After reading Tom Tancredo's encouraging piece 5 reasons Obama will lose in November," I conducted a "what if" thought experiment. What if the November 2012 election doesn't really bring true change in Washington?
It doesn't take a political scientist with the IQ of Einstein to conclude that if the American people wake up on Nov. 7, 2012, to find Barack Obama re-elected as president and the political calculus of the Congress more or less unchanged, the United States could be facing a volatile situation because our nation is now more ideologically divided than at any time since the Civil War. The philosophical disagreements between opposing political factions today are as profound as those which, 150 years ago, separated the United States into two intensely hostile camps – one pro-slavery, the other anti-slavery.
As background, in 1860, the Democratic Party was united as the pro-slavery faction. Nothing much has changed in that respect, except the particulars. Recast today as "liberal" or "progressive," the Democratic Party is the overseer, a tireless advocate of an increasingly oppressive big government "plantation" system joined at the hip to Big Brother and rogue military adventurism. Cut from the same party cloth are their historical disciples of bigger government and more centralized control of states and individuals: Woodrow Wilson, Franklin Roosevelt, Lyndon Johnson and now Barack Hussein Obama. Coincidentally, three of these presidents are associated with arguably unjustified wars and military adventures that made the world worse, not better.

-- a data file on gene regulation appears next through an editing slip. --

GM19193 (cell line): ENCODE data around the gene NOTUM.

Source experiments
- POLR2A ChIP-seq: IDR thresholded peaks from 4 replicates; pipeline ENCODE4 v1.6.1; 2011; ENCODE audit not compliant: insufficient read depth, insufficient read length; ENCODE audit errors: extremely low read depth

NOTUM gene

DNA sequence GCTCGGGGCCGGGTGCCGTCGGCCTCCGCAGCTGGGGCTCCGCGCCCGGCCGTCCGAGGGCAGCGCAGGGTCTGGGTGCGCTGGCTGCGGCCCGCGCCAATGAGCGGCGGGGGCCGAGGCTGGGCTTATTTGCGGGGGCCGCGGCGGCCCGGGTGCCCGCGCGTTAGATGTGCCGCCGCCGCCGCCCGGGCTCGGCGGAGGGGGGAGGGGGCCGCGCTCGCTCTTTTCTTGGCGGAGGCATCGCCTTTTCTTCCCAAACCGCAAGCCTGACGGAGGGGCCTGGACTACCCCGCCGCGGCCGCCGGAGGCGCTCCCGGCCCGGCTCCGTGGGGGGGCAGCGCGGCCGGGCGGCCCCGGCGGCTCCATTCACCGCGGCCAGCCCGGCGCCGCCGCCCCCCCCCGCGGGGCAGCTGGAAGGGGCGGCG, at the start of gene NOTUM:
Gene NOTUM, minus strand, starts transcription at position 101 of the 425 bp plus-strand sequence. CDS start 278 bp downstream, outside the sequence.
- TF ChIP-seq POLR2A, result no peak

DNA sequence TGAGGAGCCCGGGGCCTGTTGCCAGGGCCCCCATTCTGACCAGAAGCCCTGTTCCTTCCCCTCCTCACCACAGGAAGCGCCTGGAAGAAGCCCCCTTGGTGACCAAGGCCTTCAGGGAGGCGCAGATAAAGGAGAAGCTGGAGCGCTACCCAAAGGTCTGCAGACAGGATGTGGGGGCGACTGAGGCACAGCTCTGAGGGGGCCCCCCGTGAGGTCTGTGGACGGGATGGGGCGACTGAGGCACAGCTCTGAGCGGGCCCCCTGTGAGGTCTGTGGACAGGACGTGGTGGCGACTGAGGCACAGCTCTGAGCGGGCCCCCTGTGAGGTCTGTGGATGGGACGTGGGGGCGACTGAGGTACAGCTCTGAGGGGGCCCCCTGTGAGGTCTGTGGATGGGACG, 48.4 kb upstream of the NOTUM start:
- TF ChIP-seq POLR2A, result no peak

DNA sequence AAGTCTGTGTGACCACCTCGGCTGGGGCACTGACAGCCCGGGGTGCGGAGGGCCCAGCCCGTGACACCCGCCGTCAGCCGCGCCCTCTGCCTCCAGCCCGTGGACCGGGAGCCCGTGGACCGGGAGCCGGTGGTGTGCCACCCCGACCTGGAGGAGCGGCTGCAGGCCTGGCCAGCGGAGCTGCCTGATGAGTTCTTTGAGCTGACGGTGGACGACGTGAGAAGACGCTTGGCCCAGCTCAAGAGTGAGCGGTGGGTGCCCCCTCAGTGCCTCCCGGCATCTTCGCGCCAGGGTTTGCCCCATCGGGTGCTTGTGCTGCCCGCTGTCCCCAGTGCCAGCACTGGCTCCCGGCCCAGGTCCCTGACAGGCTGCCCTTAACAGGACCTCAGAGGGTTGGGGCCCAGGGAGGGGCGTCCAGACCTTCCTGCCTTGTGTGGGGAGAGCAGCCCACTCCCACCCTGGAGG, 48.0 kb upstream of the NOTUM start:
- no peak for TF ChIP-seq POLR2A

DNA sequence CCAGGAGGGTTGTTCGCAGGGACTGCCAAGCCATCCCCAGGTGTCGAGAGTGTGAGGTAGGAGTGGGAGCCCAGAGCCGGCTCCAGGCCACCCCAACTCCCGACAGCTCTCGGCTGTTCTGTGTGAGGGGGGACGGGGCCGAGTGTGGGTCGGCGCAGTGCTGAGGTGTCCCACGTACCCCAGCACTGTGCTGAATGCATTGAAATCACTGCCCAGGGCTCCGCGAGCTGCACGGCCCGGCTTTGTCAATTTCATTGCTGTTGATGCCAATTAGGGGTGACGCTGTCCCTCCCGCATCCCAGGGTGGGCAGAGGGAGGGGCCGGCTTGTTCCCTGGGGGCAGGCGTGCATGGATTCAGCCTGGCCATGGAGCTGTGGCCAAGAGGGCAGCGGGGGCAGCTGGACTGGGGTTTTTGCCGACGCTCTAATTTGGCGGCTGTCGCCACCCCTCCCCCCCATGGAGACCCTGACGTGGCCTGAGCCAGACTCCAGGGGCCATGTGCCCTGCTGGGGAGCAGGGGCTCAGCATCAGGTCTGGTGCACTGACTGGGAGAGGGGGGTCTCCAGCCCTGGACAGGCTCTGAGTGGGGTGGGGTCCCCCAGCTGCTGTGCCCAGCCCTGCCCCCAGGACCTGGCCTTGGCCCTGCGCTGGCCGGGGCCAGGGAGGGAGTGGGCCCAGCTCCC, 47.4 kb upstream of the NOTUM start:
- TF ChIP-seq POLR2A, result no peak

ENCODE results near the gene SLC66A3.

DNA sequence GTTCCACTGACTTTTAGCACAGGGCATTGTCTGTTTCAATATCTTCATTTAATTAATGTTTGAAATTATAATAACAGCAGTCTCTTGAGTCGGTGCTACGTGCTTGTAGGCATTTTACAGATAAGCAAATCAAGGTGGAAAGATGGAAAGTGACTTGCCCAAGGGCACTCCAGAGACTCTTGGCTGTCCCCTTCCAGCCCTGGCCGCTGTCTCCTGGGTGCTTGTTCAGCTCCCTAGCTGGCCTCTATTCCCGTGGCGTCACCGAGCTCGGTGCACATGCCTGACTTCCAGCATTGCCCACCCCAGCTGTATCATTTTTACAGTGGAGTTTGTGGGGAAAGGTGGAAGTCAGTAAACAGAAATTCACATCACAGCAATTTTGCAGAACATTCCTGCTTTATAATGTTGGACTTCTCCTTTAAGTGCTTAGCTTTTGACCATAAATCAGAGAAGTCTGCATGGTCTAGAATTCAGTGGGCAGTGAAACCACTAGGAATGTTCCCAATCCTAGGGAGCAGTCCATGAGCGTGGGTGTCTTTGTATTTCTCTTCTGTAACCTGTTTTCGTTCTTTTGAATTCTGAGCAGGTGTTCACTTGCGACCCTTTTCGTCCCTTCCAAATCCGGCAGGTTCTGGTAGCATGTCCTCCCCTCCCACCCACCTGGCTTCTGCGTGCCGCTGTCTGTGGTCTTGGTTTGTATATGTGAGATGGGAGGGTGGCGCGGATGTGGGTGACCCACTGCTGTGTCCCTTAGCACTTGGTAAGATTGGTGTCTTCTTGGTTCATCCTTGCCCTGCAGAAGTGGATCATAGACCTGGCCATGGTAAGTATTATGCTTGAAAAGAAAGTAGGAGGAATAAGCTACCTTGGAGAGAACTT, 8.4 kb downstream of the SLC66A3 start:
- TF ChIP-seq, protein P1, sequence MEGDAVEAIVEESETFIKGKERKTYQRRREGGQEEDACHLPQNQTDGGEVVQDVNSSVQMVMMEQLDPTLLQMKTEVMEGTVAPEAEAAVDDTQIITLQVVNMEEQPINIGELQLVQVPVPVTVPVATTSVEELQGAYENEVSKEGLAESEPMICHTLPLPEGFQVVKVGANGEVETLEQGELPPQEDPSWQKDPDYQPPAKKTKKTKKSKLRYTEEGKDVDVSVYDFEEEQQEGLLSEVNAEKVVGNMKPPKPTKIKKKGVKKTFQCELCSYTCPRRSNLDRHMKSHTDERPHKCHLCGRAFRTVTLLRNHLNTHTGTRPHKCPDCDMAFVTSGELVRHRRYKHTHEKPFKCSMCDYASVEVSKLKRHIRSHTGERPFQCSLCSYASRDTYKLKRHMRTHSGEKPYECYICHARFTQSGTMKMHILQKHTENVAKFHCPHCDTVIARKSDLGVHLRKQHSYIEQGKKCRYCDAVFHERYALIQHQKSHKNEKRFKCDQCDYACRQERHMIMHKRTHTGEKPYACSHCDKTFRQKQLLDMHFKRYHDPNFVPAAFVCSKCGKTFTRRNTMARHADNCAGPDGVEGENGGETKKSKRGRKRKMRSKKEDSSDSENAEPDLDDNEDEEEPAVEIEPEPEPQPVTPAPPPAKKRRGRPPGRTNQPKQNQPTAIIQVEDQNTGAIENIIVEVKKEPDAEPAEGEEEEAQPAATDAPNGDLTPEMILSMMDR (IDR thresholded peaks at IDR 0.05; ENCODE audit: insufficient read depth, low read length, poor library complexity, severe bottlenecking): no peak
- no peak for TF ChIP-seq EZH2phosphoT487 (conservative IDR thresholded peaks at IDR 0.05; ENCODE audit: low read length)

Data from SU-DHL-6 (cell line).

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The Republican Party in 1860, with Abraham Lincoln the standard bearer, coalesced as the anti-slavery faction. Today, Republicans are divided, although their en bloc opposition to Obamacare, linchpin of big-government plantationism, sharply separates them from Democrats. Under the Republican tent, there are factions with visceral differences, often constitutionally based, as to the proper role of the federal government in the lives of Americans and in the world at large. Some Republicans, like some Democrats, are warmongers and glowering Big Brother statists. Sen. John McCain and his ilk come to mind. Others are closet big-government liberals and disguised statists – Sen. Richard Lugar and his ilk, for example. Then there is the powerful tea-party faction and numerous sympathizers and, not to forget, the millions of young people of no strong political affiliation catching the fever of liberty from Ron Paul.
There are many political wild cards that might come into play if Tom Tancredo's encouraging prediction falls short and the American people wake up to find Barack Obama re-elected as president and the political calculus of the Congress not significantly changed. Given that scenario, a betting person couldn't rule out a surprising number of states, powered by waves of grassroots citizen discontent, seeking ways to disengage from a federal union increasingly antagonistic to the interests, aspirations and liberties of a free people.